My current research is in software quality, as it was when I worked on my PhD.  For my dissertation, I worked in regression testing (retesting software after it has been changed), and developed techniques to analyze the program to determine which test cases in the test suite used for the original program should be reused to test the changed program.  In later work, I built on my dissertation work, and, with my students and colleagues, I developed a body of research that provides efficient and effective techniques for retesting the program after changes.  In addition to developing the new techniques, we have applied them to different languages and in different environments. Although I’ve continued to work in software quality, along with my students and colleagues, I have expanded research in several areas—I’ll give a few examples.  I have developed techniques to help the developer find faults in programs using statistical analysis, machine learning, and visualization to assist in this process    I have applied these techniques in different settings, such as critical software, different environments, and interaction with external systems.  I am developing techniques that will provide efficient and automatic fault analysis of systems, particularly critical systems, to provide analysis of complex data-communication networks for redundancy.   I am exploring the application of my techniques to new areas, including testing and maintenance of medical databases of patient information, testing and debugging for third-party software, and testing and debugging of cloud software.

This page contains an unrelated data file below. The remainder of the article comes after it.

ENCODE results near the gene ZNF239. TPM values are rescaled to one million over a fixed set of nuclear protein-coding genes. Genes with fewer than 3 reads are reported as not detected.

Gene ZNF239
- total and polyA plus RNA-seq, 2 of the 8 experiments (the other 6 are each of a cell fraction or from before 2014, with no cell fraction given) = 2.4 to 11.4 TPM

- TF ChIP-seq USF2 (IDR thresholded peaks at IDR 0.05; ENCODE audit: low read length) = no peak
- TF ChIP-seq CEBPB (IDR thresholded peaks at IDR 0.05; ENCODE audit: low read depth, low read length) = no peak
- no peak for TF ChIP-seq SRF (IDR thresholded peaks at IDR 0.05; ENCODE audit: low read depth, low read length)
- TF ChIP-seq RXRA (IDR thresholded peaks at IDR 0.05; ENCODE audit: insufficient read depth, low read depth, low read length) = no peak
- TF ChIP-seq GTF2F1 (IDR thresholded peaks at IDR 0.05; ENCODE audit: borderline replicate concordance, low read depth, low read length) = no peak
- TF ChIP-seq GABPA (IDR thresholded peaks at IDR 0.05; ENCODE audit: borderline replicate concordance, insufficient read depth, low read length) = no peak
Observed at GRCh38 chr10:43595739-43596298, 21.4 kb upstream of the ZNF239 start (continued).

Q: What do you see as the future technical challenges in your field?